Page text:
So to sum up water and oil-based fogging solutions have three main differences that mainly dictate their usage too. Firstly, the water solution is without odor but oil-based solutions might have a bit of lasting odor. Secondly, if water-based solutions don’t stain surfaces, then oil based ones might stain them. And lastly, water-based solutions disperse much quicker with the air flow, but oil-based ones linger on the surface. The last difference also is the reason why you should use water-based insecticide in conditions where there is little to no wind and precipitation or at times where you don’t want to see a sight of insecticide only a little while after fogging, as well as indoors, but use oil-based solution if you are fogging in stronger wind or precipitation conditions or don’t mind the insecticide to linger on your surfaces for a bit longer. Word of caution though, first check your fogger and see for what type of insecticide it is meant for because there are those that work with only water or only oil-based solutions and then there are those that work with both types of solutions and will allow you to use a larger variety of insecticides in a fogger.

Main website editor at InsectCop.net. Expert in mosquito foggers!


  1. I just read your online article on water versus oil fogging. It was informative, and I think you for it. However, it seems to me that you neglected to cover the most important issue relative to these products. That question, and it is my question, is: Is fog from oil-based foggers explosive. Could that fog be caused to explode by phones ringing, pilot lights, motors starting, static sparks, etc.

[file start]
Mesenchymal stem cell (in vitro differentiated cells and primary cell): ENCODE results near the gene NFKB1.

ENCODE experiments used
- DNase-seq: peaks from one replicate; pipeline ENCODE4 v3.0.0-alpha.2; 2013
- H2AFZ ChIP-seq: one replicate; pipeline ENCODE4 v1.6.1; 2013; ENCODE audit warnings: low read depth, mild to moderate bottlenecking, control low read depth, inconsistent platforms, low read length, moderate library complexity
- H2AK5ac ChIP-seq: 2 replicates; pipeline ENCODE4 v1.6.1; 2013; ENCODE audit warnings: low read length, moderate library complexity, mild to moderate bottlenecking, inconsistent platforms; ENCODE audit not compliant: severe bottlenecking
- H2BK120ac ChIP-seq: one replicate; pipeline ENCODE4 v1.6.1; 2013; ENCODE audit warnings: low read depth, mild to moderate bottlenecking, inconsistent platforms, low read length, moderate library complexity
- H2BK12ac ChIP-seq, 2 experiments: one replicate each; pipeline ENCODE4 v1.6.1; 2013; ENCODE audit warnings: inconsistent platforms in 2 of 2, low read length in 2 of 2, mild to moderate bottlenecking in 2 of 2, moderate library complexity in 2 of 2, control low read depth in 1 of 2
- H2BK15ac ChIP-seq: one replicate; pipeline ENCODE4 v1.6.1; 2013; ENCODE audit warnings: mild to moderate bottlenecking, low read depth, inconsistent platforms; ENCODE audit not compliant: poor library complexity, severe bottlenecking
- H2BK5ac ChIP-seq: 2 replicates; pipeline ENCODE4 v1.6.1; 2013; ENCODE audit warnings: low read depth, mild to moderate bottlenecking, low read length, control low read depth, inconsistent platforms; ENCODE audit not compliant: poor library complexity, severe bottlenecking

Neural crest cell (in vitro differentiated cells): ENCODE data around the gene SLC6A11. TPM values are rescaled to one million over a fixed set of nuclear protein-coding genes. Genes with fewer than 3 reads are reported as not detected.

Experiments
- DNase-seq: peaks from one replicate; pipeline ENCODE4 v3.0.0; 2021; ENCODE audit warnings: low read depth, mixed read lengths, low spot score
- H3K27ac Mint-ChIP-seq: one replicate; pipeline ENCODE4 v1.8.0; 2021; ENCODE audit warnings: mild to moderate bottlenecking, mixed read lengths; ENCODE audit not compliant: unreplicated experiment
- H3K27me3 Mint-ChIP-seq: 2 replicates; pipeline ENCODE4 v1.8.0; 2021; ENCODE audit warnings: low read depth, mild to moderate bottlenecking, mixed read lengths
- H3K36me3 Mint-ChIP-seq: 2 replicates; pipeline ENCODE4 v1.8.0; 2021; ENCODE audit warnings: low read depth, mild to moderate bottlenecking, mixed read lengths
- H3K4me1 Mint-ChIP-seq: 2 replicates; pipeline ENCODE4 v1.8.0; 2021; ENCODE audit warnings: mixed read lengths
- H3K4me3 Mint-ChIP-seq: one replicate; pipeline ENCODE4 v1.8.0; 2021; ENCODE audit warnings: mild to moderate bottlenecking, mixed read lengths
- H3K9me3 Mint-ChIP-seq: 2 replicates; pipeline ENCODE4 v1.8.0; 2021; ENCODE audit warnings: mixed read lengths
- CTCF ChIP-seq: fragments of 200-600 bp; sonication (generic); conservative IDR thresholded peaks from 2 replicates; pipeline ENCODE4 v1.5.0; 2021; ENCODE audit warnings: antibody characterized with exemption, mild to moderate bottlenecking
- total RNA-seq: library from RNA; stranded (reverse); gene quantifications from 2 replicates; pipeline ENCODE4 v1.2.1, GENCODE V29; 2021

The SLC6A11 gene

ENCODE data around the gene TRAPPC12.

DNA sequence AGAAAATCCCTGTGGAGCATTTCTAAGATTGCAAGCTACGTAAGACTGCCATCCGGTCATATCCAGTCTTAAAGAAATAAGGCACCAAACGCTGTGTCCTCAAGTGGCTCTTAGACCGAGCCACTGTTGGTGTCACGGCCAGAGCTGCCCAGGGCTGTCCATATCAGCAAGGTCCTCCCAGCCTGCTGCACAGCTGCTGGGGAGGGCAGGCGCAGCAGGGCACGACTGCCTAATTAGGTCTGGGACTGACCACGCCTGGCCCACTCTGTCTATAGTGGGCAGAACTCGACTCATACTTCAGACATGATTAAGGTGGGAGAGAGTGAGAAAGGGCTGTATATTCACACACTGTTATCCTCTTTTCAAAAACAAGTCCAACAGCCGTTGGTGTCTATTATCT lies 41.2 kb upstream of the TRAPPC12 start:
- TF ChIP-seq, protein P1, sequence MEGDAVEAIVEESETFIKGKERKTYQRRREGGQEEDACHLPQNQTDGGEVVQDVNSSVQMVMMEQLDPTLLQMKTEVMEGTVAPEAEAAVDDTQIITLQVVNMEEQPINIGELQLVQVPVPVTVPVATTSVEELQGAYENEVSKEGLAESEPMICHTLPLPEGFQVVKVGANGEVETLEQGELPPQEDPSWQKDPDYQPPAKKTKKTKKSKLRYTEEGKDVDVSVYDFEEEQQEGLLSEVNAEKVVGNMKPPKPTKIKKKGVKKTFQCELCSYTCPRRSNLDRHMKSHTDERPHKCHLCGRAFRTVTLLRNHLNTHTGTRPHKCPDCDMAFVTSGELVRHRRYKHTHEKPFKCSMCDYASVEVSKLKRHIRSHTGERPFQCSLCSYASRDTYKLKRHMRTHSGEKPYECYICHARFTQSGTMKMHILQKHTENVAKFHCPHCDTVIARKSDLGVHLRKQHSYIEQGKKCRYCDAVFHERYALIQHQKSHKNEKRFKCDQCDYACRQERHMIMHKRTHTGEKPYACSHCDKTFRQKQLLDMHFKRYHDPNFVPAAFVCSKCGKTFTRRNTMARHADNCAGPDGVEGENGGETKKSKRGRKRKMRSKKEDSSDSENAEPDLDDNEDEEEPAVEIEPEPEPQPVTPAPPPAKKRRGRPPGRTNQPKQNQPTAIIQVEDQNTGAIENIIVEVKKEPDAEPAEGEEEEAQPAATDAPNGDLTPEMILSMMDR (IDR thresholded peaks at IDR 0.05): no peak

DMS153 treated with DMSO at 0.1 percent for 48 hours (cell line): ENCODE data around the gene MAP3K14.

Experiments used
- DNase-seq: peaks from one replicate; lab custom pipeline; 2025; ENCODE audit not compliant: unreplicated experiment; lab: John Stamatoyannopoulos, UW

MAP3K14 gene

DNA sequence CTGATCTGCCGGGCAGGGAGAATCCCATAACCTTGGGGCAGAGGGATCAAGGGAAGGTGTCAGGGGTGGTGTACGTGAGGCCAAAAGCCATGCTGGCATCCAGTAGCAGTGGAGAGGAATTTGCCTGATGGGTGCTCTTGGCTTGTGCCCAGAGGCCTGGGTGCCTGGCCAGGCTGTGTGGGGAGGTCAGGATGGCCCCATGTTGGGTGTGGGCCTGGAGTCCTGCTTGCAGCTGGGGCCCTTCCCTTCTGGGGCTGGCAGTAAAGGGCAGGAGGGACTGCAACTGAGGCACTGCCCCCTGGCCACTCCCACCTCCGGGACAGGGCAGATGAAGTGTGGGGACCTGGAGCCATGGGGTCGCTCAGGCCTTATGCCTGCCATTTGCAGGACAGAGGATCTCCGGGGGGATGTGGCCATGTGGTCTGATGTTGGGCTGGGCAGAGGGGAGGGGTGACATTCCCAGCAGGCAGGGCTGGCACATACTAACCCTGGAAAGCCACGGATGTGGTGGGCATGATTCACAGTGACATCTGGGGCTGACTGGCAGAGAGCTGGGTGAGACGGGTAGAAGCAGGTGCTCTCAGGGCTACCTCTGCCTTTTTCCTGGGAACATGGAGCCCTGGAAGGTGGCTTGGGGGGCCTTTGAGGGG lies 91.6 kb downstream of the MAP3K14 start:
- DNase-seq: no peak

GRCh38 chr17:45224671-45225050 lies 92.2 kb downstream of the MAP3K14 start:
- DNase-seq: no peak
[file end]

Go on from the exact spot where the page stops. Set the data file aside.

I would appreciate very much an answer to this issue, and also think that it would be very beneficial to update your article with this information.

    Thanks very much for your support

    1. Hi Lynn,
      As long as you don’t use a flammable oil-based liquid with the fogger, there shouldn’t be any danger of an explosion.

  2. I would like to know whether I can use water based insecticide or oil based insecticide into thermal fogging machine for Mango hoppers control. If oil based then which oil & what will be the cheapest I can use.
    Anil Desai

    1. It depends on what type of thermal fogger you have because there are some that work with both oil and water-based insecticides, and then there are some that don’t. Just check the manual of your fogger to see what type of liquid the fogger can be used with.

  3. What type of oil should be used as a carrier for fogging cattle. When I was a kid we used diesel as a carrier and I do not think that is the best option. Should I us mineral oil, cooking oil, etc. that is my main question.
    Thank you,

  4. I’m thinking of using essential oils (citronella/lemongrass).Mixed with vegetable glycerin in my propane fogger as a mosquito control. What do you think? Am I on to something? You’re opinion please.

    1. This could work, Sal, at least for a while. Not sure how long the effects will last tho since I have never tried using this mixture myself.

  5. For mosquito control – outdoors small yard + landscaping can you recommend a good water-based and a fogger?

    1. It will depend on what type of Malathion product you are using. The dilution instructions should be noted on the label of the product.